From a report on the blog of the Denver Westword, March 1st, reporting on the local Poetry Out Loud state finals:

“Quinita Thomas of the Colorado School for the Blind knocked “em dead with her rendition of Allen Ginsberg wandering the aisles of a California supermarket and bumping into his spirit guide: “I saw you, Walt Whitman, childless, lonely old grubber, poking among the meats in the refrigerator and eying the grocery boys”.

Seems Allen’s poem is quite the hit in this NEA/Poetry Foundation joint-endeavor to “encourage the nation’s youth to learn about great poetry through memorization and recitation”. Here‘s Emmanuel Waddell, Alabama winner, reading the same work (“A Supermarket in California”) . And here‘s California’s own Giovanni Espinosa in 2010. And here’s Allen himself reading the poem (“What thoughts I have of you tonight, Walt Whitman..”)

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Filed under Allen Ginsberg, B, Bill Pearlman, Eamon McCann, Howl, James Franco, Jeffrey Friedman, John Eklund, Paul Whitington, Philip French, Rob Epstein, Sukhdev Sandhu, Tara Brady, William Honey

>Friday’s Weekly Round-Up 14

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Howl in England

Following up from our notices last week, here’s more English press coverage related to this Friday (today’s) UK opening of Howl. Mick Brown, in The Telegraph, gives the basic background in How I Scribbled Magic Lines From My Real Mind”. Andrew Lowry, in the blog for the same paper, provocatively heads his report “The Beats Were Self-Indulgent Poseurs But The New Ginsberg Film Is Definitely Worth Seeing”. John Patterson in The Guardian points out that The Beats Have Had A Bad Rap But Howl Lets Their Words Speak For Themselves”“Howl, first the poem, now the movie, gives back all power to the words themselves; made to be spoken, scatted, screamed, intoned or sung”. And here’s Tom Huddleston in Time Out – “There’s no denying that this is a bold, inspiring piece of work, putting experimental techniques in the service of a heartfelt, insightful and surprisingly audience-friendly work of art”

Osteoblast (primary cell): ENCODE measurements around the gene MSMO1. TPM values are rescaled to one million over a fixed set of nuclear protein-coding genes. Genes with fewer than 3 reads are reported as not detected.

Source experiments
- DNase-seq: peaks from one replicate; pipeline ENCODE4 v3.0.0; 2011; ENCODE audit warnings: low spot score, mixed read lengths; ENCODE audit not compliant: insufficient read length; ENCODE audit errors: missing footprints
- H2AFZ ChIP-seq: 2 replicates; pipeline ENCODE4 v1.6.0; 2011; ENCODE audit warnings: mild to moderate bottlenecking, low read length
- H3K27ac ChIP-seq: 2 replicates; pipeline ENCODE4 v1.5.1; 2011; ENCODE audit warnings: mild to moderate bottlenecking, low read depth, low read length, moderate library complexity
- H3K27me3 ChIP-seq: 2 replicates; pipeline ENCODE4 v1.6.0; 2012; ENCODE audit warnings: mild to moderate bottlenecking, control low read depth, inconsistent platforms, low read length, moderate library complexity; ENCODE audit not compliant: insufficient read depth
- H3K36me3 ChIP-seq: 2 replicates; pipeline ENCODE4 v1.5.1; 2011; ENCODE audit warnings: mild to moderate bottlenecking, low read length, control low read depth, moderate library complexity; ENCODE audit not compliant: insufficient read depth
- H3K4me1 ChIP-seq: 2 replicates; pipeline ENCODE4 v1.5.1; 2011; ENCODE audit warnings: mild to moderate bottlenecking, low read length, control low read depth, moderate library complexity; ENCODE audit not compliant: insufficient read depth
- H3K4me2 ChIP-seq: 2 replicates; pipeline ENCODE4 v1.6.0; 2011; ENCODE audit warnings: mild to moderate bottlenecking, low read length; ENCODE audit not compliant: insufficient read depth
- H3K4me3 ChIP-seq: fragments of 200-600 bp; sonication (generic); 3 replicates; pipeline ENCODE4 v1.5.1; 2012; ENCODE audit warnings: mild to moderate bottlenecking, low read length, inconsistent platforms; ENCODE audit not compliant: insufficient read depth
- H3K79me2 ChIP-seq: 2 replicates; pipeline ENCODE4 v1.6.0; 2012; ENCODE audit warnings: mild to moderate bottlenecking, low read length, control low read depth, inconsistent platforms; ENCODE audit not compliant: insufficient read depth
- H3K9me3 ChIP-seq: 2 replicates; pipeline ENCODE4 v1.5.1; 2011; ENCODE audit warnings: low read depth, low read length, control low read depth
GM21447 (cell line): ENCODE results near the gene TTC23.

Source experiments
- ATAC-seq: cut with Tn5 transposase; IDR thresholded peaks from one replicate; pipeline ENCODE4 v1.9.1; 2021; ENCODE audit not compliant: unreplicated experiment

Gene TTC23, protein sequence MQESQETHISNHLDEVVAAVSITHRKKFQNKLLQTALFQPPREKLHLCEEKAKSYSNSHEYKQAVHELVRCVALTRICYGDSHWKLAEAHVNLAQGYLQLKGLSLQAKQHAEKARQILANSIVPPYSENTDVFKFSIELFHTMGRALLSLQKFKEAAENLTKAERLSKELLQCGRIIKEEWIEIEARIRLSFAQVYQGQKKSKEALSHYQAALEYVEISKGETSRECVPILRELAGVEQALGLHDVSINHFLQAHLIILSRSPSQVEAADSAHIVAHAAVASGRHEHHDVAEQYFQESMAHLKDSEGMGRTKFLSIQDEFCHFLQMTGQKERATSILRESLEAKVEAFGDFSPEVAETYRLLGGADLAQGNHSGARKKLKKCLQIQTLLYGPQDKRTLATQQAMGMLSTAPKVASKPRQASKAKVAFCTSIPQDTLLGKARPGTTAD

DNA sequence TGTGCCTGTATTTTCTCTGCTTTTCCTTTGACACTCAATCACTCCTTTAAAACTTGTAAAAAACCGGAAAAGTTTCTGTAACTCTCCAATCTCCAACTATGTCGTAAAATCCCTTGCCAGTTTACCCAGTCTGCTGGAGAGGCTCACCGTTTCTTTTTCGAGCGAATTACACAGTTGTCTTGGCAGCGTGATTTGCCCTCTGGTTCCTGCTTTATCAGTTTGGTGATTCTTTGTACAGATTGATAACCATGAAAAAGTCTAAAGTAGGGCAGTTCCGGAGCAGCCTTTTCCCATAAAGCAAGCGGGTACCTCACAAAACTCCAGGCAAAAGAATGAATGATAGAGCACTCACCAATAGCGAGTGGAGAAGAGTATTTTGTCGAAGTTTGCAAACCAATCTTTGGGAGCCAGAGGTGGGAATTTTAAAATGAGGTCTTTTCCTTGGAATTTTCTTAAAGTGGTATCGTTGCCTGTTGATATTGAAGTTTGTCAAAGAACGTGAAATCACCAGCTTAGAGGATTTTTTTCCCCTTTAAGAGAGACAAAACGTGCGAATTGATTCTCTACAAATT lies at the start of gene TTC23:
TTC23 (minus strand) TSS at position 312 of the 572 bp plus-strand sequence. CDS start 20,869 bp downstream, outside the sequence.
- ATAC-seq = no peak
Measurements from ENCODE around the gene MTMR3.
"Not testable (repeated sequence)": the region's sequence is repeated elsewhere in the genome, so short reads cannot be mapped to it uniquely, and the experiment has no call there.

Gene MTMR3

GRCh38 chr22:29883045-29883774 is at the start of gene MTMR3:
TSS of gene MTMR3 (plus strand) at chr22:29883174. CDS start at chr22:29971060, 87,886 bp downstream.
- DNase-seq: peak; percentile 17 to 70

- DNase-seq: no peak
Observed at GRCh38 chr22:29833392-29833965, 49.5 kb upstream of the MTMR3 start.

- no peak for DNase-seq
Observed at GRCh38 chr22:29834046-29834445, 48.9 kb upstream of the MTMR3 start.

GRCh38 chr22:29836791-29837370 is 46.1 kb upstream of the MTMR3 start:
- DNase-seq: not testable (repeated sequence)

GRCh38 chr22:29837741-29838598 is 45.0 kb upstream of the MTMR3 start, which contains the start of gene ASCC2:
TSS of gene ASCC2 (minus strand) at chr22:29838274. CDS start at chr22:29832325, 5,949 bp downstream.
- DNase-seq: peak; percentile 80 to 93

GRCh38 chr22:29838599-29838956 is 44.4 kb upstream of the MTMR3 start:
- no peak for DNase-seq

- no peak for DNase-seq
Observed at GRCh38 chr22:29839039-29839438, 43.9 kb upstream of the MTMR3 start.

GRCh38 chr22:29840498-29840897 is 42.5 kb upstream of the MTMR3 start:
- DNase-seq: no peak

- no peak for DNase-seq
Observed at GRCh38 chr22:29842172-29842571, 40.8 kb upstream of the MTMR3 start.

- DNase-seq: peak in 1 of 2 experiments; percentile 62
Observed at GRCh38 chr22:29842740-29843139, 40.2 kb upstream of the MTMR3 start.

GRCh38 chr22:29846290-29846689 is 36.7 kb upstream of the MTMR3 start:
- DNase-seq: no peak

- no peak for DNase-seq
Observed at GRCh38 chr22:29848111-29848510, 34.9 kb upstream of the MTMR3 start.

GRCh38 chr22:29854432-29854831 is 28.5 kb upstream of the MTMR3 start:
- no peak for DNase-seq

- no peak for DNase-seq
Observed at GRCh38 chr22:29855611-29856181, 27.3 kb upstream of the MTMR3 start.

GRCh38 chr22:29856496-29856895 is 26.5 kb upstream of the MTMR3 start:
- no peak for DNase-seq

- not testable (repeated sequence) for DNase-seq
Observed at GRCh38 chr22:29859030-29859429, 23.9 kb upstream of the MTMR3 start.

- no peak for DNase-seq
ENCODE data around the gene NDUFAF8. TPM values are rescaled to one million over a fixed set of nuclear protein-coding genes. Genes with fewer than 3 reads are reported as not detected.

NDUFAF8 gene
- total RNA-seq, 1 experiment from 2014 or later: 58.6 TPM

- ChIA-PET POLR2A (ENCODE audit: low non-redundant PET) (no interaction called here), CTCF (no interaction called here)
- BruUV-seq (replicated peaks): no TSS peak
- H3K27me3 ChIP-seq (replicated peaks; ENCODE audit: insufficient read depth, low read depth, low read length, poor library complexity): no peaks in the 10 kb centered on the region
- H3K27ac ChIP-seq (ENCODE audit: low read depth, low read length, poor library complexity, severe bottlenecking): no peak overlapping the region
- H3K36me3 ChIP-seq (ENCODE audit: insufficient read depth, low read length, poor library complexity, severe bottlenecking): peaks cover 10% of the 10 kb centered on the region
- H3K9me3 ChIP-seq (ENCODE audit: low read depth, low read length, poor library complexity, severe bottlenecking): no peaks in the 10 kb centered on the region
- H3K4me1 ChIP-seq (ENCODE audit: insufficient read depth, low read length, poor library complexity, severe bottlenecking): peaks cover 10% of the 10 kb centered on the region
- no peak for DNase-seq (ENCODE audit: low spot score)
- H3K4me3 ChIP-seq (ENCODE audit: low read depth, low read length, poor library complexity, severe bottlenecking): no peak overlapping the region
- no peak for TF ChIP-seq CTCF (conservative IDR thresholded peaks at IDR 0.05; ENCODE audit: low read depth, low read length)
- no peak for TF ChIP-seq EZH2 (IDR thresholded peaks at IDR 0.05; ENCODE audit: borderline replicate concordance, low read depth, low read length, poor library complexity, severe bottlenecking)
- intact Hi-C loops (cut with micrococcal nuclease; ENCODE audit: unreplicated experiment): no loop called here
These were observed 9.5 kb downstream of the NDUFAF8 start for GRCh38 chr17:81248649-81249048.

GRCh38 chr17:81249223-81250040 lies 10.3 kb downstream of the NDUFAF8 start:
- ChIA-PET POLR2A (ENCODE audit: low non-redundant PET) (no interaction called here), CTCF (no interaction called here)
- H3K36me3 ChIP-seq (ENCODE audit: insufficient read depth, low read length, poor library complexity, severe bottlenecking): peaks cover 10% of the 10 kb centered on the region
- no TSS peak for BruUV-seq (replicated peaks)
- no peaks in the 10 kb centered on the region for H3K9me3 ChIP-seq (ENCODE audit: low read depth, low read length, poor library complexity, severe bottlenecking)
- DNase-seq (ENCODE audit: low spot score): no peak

Interviews with the film-makers Rob Epstein and Jeffrey Friedman about the film can be found here, here and here.

Janine Pommy Vega